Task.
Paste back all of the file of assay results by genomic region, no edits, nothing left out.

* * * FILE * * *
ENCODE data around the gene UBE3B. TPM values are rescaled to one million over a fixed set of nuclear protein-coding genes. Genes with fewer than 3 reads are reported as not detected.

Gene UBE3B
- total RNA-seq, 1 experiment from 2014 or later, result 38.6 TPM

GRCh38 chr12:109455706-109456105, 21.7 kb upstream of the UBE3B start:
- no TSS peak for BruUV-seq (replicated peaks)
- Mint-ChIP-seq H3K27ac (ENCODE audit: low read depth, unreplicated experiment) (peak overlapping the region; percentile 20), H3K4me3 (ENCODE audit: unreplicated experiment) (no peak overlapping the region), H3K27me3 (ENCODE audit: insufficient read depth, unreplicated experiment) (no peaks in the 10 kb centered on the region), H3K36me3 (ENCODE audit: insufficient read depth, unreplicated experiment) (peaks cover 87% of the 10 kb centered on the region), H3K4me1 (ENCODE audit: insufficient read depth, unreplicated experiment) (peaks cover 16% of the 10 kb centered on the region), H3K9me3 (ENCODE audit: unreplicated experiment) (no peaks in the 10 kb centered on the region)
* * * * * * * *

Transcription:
ENCODE data around the gene UBE3B. TPM values are rescaled to one million over a fixed set of nuclear protein-coding genes. Genes with fewer than 3 reads are reported as not detected.

Gene UBE3B
- total RNA-seq, 1 experiment from 2014 or later, result 38.6 TPM

GRCh38 chr12:109455706-109456105, 21.7 kb upstream of the UBE3B start:
- no TSS peak for BruUV-seq (replicated peaks)
- Mint-ChIP-seq H3K27ac (ENCODE audit: low read depth, unreplicated experiment) (peak overlapping the region; percentile 20), H3K4me3 (ENCODE audit: unreplicated experiment) (no peak overlapping the region), H3K27me3 (ENCODE audit: insufficient read depth, unreplicated experiment) (no peaks in the 10 kb centered on the region), H3K36me3 (ENCODE audit: insufficient read depth, unreplicated experiment) (peaks cover 87% of the 10 kb centered on the region), H3K4me1 (ENCODE audit: insufficient read depth, unreplicated experiment) (peaks cover 16% of the 10 kb centered on the region), H3K9me3 (ENCODE audit: unreplicated experiment) (no peaks in the 10 kb centered on the region)